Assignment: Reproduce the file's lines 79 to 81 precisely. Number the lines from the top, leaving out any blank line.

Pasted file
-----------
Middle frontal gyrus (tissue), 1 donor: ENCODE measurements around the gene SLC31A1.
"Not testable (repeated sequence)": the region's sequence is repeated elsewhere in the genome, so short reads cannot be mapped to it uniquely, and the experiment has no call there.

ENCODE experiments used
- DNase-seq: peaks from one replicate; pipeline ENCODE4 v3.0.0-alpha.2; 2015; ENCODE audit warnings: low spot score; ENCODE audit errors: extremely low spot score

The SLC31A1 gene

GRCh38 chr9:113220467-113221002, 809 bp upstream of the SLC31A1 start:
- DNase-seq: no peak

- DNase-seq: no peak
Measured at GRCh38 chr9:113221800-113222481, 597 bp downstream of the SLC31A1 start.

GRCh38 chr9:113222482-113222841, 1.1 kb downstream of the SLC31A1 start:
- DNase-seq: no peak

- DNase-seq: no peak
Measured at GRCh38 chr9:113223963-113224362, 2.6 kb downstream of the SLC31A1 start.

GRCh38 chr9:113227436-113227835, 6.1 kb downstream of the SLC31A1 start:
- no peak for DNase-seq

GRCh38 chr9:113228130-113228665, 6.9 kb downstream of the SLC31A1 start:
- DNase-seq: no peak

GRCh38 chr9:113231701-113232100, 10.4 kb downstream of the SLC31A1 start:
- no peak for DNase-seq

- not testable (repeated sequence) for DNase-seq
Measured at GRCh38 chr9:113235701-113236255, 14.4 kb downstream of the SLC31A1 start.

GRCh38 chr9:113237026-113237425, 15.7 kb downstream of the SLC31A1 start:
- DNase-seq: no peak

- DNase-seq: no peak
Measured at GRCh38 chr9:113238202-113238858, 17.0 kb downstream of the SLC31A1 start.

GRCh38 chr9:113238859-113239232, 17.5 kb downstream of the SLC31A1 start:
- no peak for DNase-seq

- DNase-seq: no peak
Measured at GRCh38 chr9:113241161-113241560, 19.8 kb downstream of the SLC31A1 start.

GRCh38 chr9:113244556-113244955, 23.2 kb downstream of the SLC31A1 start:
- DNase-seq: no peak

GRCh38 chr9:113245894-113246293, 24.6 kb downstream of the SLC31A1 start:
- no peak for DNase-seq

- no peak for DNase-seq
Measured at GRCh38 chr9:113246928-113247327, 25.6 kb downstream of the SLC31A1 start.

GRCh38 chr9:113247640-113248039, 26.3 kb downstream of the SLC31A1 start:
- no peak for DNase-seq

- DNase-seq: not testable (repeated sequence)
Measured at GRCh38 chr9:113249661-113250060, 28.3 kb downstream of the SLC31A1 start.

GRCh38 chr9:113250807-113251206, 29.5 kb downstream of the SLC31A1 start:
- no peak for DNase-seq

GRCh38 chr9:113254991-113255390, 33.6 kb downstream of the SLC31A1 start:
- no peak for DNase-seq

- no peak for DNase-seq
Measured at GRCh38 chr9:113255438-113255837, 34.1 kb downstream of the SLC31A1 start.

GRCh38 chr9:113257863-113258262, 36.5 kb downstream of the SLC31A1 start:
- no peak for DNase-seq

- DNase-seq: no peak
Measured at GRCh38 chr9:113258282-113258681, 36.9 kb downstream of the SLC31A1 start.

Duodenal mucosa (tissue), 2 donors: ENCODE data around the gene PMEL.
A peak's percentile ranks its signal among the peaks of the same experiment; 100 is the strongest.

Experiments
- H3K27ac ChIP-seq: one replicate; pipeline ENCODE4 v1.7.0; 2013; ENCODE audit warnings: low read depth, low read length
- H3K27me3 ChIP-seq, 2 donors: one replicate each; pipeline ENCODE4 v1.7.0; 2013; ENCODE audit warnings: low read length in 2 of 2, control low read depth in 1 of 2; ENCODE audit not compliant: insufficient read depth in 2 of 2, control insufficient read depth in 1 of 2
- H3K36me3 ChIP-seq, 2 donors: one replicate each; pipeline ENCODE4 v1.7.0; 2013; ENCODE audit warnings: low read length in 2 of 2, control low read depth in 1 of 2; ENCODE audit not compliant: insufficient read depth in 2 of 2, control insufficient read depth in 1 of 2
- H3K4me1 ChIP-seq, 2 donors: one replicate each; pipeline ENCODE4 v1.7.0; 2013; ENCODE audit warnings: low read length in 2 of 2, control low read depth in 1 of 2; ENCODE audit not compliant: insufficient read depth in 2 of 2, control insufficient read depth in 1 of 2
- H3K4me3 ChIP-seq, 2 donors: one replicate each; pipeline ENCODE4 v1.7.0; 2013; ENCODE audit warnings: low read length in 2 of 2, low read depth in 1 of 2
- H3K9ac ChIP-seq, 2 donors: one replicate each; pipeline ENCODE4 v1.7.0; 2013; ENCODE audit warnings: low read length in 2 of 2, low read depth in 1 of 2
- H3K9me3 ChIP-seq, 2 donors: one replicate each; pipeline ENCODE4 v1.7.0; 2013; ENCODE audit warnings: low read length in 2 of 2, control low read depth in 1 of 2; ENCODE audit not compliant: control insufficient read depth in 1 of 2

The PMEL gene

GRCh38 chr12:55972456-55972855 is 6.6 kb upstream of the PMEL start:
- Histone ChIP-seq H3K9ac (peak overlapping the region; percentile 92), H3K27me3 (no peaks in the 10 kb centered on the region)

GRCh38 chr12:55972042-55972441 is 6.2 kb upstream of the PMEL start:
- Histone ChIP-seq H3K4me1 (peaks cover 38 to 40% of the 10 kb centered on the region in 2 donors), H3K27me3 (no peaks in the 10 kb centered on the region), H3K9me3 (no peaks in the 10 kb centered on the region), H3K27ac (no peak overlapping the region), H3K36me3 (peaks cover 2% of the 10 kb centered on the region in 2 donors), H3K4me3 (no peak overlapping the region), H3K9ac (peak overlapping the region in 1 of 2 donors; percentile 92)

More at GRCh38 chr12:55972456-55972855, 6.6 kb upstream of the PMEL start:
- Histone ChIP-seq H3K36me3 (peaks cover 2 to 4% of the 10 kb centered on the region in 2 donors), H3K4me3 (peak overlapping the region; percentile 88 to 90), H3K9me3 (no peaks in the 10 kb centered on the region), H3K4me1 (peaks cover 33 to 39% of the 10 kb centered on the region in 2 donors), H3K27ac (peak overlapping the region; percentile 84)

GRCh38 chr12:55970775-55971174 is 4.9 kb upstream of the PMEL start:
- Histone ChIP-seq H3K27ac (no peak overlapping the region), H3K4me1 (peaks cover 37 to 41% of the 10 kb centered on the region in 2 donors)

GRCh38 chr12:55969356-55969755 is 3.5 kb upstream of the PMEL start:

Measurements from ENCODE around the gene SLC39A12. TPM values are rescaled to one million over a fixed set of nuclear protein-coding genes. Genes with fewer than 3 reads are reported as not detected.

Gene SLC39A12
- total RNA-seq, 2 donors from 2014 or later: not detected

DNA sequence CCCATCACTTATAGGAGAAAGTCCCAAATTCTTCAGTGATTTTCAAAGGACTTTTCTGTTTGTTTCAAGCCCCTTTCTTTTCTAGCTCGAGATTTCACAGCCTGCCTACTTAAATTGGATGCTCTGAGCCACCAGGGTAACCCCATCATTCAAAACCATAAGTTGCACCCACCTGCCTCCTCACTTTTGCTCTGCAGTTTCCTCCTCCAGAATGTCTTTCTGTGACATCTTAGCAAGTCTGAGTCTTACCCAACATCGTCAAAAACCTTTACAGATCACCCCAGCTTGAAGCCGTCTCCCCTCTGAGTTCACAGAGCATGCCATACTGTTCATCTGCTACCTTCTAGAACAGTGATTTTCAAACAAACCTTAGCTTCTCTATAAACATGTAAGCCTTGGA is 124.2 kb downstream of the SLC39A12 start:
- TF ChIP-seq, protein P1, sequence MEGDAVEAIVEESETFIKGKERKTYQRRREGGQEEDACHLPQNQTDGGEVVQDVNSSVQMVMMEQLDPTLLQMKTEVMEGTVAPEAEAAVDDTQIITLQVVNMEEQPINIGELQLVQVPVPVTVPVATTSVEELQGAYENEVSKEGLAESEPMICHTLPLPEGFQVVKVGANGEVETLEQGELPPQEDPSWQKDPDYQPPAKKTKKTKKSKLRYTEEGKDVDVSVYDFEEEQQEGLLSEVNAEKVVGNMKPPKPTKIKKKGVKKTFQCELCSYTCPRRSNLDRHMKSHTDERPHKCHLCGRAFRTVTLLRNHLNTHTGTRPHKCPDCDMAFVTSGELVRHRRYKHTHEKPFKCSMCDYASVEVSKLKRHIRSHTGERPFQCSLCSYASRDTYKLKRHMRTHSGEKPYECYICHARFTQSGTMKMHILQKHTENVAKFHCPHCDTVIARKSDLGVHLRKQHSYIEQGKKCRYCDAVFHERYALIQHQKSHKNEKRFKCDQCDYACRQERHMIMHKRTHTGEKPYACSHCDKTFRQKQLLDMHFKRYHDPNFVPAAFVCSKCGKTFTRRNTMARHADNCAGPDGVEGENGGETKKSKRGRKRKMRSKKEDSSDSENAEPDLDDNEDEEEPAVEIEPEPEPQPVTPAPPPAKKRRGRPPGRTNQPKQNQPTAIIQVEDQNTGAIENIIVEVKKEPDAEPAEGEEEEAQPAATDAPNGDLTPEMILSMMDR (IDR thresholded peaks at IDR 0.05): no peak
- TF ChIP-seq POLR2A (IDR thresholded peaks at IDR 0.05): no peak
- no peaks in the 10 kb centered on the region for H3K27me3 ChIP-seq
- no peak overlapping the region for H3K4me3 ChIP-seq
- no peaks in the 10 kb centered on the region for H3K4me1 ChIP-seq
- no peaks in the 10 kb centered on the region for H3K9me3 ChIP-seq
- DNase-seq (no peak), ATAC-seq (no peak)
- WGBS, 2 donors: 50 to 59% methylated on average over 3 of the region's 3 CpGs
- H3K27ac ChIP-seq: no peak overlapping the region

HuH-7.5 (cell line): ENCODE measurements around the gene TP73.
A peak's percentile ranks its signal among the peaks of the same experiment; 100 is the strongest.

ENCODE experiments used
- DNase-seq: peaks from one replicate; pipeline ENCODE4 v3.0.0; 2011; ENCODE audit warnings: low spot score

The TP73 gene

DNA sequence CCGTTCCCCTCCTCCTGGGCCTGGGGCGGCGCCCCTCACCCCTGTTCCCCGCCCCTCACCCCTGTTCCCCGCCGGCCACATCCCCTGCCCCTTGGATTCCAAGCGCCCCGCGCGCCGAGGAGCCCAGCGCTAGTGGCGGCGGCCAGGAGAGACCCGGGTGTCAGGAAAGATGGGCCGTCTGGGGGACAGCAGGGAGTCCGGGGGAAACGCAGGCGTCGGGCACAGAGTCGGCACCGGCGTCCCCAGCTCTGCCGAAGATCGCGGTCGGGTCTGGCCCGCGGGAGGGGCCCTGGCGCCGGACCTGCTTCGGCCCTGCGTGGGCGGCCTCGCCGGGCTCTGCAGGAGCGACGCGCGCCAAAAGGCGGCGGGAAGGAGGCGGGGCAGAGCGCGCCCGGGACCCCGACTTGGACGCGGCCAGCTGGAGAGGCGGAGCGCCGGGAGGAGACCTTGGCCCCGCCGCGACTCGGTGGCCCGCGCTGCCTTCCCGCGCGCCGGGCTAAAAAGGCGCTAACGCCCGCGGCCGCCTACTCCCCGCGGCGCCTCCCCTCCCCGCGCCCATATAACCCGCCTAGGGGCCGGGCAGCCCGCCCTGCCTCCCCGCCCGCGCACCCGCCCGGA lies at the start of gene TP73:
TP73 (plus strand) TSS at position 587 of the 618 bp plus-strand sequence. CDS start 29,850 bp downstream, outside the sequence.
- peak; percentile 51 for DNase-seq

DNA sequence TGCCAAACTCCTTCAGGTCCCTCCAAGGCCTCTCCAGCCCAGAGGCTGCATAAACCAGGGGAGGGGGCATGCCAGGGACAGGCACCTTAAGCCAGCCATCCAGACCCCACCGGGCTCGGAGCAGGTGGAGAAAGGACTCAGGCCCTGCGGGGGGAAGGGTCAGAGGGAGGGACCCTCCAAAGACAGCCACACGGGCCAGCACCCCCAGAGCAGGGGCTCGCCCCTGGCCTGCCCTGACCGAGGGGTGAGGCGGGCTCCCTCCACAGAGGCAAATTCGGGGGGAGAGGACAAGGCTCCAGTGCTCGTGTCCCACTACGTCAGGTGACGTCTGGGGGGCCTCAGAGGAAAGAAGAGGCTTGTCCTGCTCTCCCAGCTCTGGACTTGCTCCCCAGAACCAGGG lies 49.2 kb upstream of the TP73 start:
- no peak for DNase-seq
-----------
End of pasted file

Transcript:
- no peaks in the 10 kb centered on the region for H3K9me3 ChIP-seq
- DNase-seq (no peak), ATAC-seq (no peak)
- WGBS, 2 donors: 50 to 59% methylated on average over 3 of the region's 3 CpGs